For any of you who aren't extremely experienced in Mardi Gras and want to get involved in this amazing cultural tradition or just want to understand what your friends are talking about, here are the top u03ru084yt vocab terms and definitions for Mardi Gras season!

Special Days

Epiphany: This is a Christian feast on January 6. It celebrates the three wise men’s visit to baby Jesus. It is the kick off for all things Mardi Gras.

Lundi Gras: French for “Fat Monday.” It’s the day before Mardi Gras (Fat Tuesday). It originally celebrated the arrival of the king of Rex by boat, kicking off Mardi Gras.

Mardi Gras: French for "Fat Tuesday". This is the culmination of the Mardi Gras Celebration.

Ash Wednesday: The day when the celebrations stop. No matter how wild the party on Fat Tuesday, it all comes to an end at Midnight when Ash Wednesday Begins.

Carnival: means "farewell to meat." It is the temporary indulgence to the fleshly desires before lent. The carnival season begins on Three Kings Day/Epiphany (January 6) and ends on Fat Tuesday.

Parties, Parades, and People


Ball: Almost like the one Cinderella went to! A Mardi Gras ball is an event the parades host prior to rolling. They usually feature presentations of the royal court, dancing and costumes.These are the perfect opportunity to get dressed up and have a good time!

Masquerade: This medieval tradition incorporates masks, dancing and royalty. Masquerade balls are commonplace during Carnival, and masks have become a symbol for Mardi Gras.


Endymion: is a major parade or super krewe that takes place on Samedi Gras. The parade features a celebrity grand marshal, exuberant floats and lots of throws. It’s named after a character from Greek mythology, cited as a shepherd, hunter or king.

Rex: is one of the most renowned parades. It’s held on Mardi Gras day. Rex is a Latin word that translates to “king.”

Zulu: Historically African American Mardi Gras day parade. Its origins can be traced back to the early 1900s when it was a benevolent aid society. Its signature throws are hand-decorated coconuts.

Super Krewe: is a large-scale parade that features modern technology like fiber optic lights and animatronics, celebrity guests and lavish throws.

Floats: Lavishly decorated trailers or trucks that represent one subject related to the parade's theme that year. Each crew dresses to compliment the parade theme or float theme.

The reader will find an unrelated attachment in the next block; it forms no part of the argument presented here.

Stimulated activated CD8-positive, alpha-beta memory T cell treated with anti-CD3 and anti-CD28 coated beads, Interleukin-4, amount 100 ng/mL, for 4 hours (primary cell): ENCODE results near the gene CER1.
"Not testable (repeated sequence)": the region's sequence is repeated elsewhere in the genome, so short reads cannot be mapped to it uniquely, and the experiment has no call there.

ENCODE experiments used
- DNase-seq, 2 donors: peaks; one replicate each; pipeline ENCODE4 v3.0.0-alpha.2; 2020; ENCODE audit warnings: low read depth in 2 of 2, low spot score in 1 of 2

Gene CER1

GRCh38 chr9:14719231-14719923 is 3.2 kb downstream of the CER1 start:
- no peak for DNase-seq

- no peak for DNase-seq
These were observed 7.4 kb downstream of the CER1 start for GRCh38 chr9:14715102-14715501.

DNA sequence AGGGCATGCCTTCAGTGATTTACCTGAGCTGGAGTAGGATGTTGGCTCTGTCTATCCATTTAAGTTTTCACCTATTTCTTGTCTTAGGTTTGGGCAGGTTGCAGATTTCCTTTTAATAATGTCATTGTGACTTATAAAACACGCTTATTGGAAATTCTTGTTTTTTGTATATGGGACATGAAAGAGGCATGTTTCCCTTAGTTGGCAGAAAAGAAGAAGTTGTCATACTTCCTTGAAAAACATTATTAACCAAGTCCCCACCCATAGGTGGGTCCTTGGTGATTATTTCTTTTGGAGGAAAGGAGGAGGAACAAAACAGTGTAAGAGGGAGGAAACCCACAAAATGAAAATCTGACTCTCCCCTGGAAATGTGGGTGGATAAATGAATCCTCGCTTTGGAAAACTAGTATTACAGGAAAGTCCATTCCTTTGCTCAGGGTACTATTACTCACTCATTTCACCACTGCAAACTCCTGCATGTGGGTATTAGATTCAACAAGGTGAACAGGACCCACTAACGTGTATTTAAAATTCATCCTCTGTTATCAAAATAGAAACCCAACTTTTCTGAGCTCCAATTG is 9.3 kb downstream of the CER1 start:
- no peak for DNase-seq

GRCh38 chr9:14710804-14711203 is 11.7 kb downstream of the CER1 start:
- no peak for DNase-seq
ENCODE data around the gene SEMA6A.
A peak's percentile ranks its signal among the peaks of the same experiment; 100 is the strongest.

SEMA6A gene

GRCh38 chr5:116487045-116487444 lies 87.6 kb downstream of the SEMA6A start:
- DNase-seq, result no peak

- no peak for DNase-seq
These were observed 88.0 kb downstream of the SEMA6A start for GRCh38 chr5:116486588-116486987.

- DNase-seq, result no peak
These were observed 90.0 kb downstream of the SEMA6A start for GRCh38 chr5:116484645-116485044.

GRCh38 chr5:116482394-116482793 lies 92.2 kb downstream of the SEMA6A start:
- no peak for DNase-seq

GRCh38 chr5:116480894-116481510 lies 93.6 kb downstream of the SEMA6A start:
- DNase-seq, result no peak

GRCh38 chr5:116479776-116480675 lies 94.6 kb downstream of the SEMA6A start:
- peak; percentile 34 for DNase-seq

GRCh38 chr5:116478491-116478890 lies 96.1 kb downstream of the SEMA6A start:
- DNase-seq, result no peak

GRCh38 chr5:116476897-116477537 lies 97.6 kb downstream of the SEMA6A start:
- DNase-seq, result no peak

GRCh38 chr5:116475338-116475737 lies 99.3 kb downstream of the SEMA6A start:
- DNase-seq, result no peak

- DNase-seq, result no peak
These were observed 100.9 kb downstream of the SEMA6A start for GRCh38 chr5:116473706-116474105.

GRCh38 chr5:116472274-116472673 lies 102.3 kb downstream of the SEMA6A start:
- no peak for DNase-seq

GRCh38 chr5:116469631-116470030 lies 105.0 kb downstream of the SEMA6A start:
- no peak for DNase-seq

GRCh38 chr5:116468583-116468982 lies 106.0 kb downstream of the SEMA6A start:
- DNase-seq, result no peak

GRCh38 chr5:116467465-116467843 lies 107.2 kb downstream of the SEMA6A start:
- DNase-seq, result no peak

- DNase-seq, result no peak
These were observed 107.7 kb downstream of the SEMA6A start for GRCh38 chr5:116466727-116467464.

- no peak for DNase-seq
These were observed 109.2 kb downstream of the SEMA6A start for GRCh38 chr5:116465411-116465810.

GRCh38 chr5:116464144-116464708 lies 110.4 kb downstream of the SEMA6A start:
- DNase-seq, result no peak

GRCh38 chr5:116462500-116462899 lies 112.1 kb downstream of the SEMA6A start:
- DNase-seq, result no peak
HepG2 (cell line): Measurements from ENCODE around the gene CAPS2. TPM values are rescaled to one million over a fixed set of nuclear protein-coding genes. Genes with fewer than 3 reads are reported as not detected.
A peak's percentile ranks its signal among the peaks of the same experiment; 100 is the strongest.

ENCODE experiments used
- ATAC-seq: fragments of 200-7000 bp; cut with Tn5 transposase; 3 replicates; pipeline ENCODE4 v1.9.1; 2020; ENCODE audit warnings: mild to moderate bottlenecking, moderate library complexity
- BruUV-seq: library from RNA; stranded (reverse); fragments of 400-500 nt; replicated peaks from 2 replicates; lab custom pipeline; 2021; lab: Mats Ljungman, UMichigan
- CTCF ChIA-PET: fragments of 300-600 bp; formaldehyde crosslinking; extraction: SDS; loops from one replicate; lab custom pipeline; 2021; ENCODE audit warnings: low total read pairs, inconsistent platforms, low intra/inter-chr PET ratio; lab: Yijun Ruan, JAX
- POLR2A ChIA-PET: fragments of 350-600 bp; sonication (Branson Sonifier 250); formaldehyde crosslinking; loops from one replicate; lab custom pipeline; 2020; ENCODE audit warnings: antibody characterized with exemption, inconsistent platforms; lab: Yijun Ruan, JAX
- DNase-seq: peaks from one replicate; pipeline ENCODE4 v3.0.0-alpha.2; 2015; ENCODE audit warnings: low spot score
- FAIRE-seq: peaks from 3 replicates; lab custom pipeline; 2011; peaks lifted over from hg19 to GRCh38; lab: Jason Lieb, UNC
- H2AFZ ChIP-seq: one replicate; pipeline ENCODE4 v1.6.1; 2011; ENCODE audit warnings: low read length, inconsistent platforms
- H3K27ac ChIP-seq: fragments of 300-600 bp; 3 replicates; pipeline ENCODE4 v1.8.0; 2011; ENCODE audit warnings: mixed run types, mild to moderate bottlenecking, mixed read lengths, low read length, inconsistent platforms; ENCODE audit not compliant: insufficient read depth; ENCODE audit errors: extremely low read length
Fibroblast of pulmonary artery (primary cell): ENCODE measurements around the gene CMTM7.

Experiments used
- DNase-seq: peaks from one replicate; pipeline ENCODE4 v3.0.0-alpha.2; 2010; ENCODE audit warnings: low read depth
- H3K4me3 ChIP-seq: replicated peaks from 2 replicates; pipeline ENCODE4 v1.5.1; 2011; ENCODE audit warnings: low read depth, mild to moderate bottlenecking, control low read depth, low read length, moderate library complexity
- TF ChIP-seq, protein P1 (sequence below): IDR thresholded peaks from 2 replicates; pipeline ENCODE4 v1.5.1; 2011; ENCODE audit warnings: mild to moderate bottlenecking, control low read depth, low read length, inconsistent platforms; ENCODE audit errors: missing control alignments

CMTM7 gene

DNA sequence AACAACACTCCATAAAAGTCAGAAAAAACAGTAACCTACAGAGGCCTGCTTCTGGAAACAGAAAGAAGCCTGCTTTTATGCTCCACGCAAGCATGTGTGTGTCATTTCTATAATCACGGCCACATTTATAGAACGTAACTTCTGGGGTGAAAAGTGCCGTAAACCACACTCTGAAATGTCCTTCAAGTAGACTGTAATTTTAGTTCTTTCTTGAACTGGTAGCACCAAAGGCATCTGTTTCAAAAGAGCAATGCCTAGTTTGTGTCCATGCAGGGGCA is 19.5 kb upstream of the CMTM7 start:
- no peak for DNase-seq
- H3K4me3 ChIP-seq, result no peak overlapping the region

Krewe: is the group of people who ride in, create, fund and execute parades. The first use of the term is believed to be by the Mistick Krewe of Comus in the beginning of the 19th century.

Royal Court: refers to honored members of a krewe. This usually includes a king, queen, grand marshals, dukes, maids and more. Court members are often presented during the parade’s ball in an elaborate fashion. These are coveted positions, and there are often years-long waiting lists to become a king or queen.

Mardi Gras Indians: African Americans who dress in Native American regalia such as headdresses and elaborate suits, adorned with feathers and beads. These secretive tribes march in parades, but never announce when beforehand. Allegedly, the practice is meant to pay tribute to the Native Americans who helped out slaves who fled to New Orleans.

Essential Phrases and Things

King Cake: King Cake: is a festive cake made of Danish dough, cinnamon, glaze topping, colorful sprinkles, complete with a plastic baby figurine. The baby is meant to represent Jesus and commemorates the Christian holiday Epiphany.

Flambeaux: comes from the French word for “flame.” Before the days of electricity, slaves or free men of color would carry these large torches in parades to provide light and warmth. The tradition continues today despite the omnipresence of lights.

Doubloon: is a common Mardi Gras throw. They are large coins, usually made out of aluminum and painted flashy colors.

Moon Pie: is a dessert sandwich made of chocolate, graham crackers and marshmallows. They became a common throw during the 1950s.

Throws: are the materials riders throw to parade watchers. Beads, cups, doubloons, boas, stuffed animals, food and toys are common throws.

Laissez Les Bons Temps Rouler

is a Cajun French saying that means “let the good times roll.” It’s become a mantra of Mardi Gras throughout the years.